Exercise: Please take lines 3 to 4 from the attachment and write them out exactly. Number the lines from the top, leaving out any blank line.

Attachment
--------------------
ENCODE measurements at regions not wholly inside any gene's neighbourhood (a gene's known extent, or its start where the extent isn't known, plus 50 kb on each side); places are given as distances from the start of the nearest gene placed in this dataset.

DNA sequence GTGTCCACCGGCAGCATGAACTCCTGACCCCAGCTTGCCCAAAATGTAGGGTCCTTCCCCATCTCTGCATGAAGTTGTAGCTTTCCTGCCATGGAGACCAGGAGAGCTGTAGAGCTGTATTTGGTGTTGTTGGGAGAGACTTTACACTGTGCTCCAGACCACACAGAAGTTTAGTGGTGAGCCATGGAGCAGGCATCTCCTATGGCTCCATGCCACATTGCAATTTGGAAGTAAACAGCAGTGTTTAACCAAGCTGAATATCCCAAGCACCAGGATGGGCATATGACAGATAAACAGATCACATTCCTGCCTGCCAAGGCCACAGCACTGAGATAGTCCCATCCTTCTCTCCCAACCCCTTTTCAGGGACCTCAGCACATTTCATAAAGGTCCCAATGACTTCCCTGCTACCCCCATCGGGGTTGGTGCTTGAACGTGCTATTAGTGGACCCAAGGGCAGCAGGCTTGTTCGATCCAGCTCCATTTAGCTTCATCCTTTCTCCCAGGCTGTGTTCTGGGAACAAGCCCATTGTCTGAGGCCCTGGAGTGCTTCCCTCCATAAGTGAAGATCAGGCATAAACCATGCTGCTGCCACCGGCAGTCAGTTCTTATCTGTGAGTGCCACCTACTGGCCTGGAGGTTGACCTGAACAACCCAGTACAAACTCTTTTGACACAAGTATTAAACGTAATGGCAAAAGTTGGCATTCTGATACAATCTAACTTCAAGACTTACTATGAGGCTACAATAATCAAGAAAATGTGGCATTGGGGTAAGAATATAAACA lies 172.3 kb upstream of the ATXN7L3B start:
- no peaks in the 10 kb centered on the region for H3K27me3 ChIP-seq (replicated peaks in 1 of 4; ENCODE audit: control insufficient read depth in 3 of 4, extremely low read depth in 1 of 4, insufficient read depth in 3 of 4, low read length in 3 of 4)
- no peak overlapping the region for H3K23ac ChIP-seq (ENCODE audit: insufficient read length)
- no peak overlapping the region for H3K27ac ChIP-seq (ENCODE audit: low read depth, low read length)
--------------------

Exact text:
- no peaks in the 10 kb centered on the region for H3K27me3 ChIP-seq (replicated peaks in 1 of 4; ENCODE audit: control insufficient read depth in 3 of 4, extremely low read depth in 1 of 4, insufficient read depth in 3 of 4, low read length in 3 of 4)
- no peak overlapping the region for H3K23ac ChIP-seq (ENCODE audit: insufficient read length)